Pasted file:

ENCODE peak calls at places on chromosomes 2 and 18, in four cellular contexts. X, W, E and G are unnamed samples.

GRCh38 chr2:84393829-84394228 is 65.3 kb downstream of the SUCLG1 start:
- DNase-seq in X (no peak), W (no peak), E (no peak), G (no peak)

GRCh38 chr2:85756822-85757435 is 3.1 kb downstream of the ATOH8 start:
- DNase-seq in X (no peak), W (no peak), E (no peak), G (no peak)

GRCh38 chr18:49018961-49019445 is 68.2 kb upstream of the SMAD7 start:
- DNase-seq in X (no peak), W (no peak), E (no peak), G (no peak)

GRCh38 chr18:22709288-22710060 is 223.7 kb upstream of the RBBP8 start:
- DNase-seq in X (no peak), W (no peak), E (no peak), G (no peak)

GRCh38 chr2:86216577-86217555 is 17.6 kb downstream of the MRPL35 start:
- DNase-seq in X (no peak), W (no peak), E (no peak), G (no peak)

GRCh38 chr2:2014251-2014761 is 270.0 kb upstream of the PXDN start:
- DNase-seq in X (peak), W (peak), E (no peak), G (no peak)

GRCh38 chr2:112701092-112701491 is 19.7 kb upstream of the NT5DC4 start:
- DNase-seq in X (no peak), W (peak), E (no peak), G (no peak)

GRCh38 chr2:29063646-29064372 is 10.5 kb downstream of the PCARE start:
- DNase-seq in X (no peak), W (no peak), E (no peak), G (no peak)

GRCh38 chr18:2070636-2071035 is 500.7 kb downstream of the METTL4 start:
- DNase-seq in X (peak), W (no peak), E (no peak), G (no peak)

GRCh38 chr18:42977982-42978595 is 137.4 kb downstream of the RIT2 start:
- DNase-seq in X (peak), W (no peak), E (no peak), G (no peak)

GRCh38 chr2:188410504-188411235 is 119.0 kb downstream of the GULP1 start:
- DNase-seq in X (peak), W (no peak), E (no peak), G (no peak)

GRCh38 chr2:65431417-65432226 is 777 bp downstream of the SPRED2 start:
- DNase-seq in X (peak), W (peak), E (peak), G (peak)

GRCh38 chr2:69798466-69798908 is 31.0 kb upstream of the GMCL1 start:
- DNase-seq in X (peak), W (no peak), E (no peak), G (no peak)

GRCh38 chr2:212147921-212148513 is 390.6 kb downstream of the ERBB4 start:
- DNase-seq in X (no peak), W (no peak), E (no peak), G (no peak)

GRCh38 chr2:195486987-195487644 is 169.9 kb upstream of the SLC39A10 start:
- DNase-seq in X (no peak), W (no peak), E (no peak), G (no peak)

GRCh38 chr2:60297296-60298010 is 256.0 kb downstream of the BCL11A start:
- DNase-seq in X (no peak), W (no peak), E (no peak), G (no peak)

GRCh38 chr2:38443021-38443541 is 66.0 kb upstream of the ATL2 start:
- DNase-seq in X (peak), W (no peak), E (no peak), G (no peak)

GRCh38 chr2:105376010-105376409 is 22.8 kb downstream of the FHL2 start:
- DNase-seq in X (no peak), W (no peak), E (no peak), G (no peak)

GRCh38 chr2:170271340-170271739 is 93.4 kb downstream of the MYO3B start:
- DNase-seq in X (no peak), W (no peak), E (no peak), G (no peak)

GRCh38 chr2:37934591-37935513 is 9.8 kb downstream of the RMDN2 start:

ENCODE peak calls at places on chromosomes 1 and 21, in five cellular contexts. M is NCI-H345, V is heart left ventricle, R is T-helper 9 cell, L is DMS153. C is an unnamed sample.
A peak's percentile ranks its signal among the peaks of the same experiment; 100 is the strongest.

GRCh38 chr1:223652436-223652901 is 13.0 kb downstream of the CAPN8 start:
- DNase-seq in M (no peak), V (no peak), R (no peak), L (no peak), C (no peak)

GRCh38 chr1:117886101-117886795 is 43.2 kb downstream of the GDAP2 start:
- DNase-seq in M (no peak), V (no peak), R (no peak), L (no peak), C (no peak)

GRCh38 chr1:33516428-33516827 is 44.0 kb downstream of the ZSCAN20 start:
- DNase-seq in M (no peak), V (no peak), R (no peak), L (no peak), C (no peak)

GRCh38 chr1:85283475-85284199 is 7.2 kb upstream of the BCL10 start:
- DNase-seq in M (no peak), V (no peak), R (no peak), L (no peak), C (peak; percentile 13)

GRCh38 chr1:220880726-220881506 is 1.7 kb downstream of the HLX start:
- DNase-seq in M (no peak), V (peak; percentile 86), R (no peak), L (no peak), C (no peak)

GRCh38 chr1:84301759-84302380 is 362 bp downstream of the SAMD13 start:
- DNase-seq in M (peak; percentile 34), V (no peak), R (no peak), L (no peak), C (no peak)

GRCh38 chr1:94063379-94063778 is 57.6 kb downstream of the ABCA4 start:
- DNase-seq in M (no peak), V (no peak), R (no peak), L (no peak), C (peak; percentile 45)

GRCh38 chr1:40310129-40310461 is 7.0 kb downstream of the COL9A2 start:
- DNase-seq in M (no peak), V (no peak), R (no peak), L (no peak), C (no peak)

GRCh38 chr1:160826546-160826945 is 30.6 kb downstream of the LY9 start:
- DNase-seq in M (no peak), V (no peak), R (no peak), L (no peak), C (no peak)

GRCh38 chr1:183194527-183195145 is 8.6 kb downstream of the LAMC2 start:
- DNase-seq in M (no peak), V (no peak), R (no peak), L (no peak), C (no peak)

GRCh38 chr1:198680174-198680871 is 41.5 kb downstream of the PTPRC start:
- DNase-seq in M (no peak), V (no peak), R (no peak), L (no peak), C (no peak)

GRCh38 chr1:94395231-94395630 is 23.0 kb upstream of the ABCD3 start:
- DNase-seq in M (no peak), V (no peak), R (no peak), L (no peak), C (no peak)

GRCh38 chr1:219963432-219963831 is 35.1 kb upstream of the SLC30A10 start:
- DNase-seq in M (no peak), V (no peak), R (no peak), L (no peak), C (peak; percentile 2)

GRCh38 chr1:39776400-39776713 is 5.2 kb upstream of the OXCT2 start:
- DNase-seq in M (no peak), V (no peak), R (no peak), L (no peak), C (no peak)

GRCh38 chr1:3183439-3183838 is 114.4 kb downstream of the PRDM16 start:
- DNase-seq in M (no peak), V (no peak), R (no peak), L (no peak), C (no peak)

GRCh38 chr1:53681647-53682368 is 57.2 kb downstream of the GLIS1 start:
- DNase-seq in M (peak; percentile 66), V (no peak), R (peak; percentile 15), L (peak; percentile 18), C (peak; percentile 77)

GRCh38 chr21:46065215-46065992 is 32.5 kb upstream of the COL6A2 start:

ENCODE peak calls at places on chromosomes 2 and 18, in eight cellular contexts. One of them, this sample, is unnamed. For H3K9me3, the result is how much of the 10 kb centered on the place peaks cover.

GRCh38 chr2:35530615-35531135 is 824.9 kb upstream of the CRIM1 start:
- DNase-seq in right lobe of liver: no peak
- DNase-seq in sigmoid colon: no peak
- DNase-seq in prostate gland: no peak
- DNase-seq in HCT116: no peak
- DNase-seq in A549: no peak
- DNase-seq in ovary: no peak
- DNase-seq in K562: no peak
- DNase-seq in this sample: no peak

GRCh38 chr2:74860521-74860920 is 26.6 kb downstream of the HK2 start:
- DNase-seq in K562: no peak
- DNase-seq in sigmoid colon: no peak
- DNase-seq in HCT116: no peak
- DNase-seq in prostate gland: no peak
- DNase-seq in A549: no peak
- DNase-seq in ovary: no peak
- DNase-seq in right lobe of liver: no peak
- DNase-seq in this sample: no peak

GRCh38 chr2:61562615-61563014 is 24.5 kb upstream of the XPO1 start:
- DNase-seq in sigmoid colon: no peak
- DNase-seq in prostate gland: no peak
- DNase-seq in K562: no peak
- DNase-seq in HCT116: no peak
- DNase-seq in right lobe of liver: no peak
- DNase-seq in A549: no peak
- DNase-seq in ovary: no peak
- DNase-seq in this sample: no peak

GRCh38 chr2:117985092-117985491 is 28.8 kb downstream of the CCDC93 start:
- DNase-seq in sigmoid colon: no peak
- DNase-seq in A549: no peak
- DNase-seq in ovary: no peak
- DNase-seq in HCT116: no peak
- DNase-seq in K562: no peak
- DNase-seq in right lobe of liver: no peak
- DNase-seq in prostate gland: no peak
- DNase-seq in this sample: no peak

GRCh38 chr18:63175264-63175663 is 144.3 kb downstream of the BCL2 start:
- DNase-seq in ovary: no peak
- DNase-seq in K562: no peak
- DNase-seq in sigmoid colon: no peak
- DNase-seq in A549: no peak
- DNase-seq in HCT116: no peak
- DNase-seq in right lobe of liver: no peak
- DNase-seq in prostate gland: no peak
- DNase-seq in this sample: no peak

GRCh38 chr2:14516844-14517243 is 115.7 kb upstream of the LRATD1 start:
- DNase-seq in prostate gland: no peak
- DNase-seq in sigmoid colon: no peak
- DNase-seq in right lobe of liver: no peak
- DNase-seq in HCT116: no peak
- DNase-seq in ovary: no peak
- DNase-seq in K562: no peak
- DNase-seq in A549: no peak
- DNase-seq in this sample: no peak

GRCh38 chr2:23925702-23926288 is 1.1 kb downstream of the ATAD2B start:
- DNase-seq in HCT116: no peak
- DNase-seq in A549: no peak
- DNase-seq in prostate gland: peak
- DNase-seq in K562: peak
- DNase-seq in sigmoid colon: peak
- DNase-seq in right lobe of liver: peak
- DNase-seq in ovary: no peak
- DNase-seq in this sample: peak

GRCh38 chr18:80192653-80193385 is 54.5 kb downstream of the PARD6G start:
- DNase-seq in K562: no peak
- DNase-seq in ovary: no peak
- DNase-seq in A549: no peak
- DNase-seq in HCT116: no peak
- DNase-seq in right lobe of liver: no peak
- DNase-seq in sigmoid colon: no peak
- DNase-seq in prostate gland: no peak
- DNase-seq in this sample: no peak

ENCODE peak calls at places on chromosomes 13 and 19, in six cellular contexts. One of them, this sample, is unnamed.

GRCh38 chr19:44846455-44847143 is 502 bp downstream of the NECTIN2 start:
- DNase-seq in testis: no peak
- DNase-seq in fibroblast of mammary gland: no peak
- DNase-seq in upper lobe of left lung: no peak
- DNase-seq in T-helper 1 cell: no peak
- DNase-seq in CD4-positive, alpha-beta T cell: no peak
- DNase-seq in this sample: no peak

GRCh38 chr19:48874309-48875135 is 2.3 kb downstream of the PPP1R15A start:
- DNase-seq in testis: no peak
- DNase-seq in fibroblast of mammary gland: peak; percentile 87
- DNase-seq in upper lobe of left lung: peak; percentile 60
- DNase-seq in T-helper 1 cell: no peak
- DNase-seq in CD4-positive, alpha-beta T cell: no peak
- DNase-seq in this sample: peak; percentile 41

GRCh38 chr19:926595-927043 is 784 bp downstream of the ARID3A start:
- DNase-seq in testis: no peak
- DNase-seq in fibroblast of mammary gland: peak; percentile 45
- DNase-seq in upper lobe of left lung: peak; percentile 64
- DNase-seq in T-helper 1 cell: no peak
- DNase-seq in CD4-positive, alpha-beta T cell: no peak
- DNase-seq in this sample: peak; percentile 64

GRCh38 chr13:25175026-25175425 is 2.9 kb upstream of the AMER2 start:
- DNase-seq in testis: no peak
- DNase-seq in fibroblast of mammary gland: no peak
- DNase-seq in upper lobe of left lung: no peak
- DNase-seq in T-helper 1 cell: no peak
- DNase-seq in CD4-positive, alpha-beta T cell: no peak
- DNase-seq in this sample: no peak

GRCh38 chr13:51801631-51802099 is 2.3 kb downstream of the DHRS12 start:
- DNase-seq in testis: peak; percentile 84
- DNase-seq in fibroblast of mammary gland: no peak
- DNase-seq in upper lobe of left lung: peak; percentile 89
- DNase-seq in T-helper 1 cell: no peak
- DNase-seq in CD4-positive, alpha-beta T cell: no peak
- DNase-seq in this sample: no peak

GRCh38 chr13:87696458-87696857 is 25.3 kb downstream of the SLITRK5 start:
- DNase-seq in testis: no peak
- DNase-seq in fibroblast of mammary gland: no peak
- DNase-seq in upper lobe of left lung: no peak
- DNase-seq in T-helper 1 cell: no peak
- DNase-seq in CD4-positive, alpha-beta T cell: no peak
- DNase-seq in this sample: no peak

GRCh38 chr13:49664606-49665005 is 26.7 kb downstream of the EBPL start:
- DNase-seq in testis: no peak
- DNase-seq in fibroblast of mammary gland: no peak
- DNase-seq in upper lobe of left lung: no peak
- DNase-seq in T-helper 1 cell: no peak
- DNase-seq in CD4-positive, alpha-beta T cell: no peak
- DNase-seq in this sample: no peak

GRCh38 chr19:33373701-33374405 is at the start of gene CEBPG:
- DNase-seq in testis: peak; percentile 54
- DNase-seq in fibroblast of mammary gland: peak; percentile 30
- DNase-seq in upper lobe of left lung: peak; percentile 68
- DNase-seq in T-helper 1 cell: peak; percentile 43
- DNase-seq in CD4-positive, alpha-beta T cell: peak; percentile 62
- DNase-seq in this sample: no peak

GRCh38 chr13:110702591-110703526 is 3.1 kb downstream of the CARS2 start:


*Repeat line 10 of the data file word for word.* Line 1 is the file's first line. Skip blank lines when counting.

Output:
GRCh38 chr2:86216577-86217555 is 17.6 kb downstream of the MRPL35 start: